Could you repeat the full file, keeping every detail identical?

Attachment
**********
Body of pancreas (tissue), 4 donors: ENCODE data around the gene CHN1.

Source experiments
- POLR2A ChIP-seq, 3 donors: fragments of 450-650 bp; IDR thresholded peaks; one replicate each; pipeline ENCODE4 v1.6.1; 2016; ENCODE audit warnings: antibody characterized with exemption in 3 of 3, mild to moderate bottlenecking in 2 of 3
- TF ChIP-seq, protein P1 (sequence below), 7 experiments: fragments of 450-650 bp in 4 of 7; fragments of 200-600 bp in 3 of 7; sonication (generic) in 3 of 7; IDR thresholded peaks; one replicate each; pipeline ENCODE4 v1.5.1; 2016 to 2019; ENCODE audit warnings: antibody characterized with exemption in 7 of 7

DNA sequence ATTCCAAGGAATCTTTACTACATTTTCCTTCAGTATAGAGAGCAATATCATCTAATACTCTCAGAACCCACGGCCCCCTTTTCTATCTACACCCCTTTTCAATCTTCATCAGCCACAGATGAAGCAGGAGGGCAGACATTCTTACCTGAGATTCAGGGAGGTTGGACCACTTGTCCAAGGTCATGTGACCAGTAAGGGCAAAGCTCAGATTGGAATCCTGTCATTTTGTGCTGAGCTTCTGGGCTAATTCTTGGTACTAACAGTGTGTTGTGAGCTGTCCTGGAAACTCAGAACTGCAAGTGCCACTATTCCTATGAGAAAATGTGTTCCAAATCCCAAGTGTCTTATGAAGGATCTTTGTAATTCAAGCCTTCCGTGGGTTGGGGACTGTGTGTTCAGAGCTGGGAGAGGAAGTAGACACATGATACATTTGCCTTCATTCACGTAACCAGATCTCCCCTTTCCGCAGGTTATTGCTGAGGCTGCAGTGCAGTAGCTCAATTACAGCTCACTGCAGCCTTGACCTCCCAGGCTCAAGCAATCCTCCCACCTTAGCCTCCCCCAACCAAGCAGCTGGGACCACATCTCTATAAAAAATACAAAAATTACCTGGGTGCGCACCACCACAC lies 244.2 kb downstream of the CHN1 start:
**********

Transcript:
Body of pancreas (tissue), 4 donors: ENCODE data around the gene CHN1.

Source experiments
- POLR2A ChIP-seq, 3 donors: fragments of 450-650 bp; IDR thresholded peaks; one replicate each; pipeline ENCODE4 v1.6.1; 2016; ENCODE audit warnings: antibody characterized with exemption in 3 of 3, mild to moderate bottlenecking in 2 of 3
- TF ChIP-seq, protein P1 (sequence below), 7 experiments: fragments of 450-650 bp in 4 of 7; fragments of 200-600 bp in 3 of 7; sonication (generic) in 3 of 7; IDR thresholded peaks; one replicate each; pipeline ENCODE4 v1.5.1; 2016 to 2019; ENCODE audit warnings: antibody characterized with exemption in 7 of 7

DNA sequence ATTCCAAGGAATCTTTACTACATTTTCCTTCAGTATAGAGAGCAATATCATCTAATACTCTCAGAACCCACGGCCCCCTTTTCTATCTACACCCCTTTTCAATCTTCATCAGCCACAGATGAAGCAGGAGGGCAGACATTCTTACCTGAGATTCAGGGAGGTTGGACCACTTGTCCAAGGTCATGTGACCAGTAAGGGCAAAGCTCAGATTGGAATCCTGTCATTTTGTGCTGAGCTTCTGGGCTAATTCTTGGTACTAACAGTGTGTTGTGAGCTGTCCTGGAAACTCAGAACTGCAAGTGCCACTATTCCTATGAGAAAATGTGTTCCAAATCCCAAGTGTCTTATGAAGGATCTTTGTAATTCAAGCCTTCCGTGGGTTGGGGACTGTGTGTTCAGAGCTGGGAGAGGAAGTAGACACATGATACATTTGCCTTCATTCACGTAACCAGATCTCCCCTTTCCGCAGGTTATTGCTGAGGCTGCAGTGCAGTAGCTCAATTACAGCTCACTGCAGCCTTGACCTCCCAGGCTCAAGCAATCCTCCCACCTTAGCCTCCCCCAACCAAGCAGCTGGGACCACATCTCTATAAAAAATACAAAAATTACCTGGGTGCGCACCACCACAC lies 244.2 kb downstream of the CHN1 start: